1998 – National Showa Memorial Museum – Kiyonori Kikutake

The National Showa Memorial Museum (昭和館 / Shōwakan) is a national museum in Chiyoda, managed by the Ministry of Health, Labour and Welfare. The museum is commonly referred to as the “Showakan” and primarily displays items illustrating the lifestyles of the Japanese people during and after World War II (the Shōwa period in the Japanese calendar). Originally to be named The War Victims Peace Commemoration Prayer Hall, the museum opened on 27 March 1999, partly in response to strong lobbying by the Japan War-Bereaved Families Association, whose headquarters are in the adjacent Kudan Hall. The museum building was designed by Japanese architect Kiyonori Kikutake. The Museum is located next to Kudanshita Station and the northern entrance to Kitanomaru Park.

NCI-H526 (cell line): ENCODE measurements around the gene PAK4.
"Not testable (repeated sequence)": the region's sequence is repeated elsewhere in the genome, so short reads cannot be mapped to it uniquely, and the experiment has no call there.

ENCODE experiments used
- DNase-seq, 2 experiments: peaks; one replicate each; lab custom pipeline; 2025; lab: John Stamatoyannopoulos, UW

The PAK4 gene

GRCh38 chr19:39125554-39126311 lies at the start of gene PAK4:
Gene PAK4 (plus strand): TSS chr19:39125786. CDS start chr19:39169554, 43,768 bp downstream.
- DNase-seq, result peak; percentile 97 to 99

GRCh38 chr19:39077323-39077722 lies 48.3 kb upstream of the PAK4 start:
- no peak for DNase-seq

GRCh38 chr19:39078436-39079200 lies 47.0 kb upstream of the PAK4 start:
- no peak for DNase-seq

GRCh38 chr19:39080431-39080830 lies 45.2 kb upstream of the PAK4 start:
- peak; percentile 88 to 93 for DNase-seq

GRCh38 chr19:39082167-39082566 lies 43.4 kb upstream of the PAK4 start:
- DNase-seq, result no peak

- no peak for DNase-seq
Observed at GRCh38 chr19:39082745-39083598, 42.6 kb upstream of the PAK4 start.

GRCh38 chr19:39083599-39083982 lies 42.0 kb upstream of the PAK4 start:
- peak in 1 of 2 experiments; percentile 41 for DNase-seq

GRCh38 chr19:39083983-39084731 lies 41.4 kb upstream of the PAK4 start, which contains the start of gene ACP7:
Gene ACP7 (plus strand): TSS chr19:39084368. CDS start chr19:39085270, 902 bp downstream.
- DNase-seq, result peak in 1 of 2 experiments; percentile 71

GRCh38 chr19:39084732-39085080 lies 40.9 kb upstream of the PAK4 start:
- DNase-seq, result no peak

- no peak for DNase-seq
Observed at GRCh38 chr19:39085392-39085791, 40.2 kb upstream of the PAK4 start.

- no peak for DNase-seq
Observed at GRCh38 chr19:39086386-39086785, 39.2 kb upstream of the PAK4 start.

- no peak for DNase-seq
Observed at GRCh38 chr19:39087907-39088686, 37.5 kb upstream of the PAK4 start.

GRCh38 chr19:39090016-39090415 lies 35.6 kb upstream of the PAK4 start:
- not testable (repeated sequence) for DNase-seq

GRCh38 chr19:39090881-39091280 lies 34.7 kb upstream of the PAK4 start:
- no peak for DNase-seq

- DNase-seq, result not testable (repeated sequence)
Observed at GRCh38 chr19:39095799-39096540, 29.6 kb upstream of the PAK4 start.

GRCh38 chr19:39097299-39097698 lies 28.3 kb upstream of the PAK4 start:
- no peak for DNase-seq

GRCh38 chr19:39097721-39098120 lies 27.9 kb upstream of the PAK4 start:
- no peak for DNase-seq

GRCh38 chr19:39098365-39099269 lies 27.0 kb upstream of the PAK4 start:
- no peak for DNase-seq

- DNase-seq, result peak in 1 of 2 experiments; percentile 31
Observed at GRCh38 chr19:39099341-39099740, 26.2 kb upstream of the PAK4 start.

Its architect, Kiyonori Kikutake, was a prominent Japanese architect known as one of the founders of the Japanese Metabolist group. He was also the tutor and employer of several important Japanese architects, such as Toyo Ito, Shōzō Uchii and Itsuko Hasegawa. He raduated from Waseda University in 1950. Kikutake is best known for his “Marine City” project of 1958, which formed part of the Metabolist Manifesto launched at the World Design Conference in Tokyo in 1960 under the leadership of Kenzo Tange. He, along with fellow member Kisho Kurokawa was invited to exhibit work at the “Visionary Architecture” exhibition in New York of 1961, through which the Metabolists gained international recognition. Kikutake continued his practice until his death in 2011, producing several key public buildings throughout Japan, as well as lecturing internationally.


Name: National Showa Memorial Museum│Type: Museum│Architect: Kionori Kikutake│Completed: 1998

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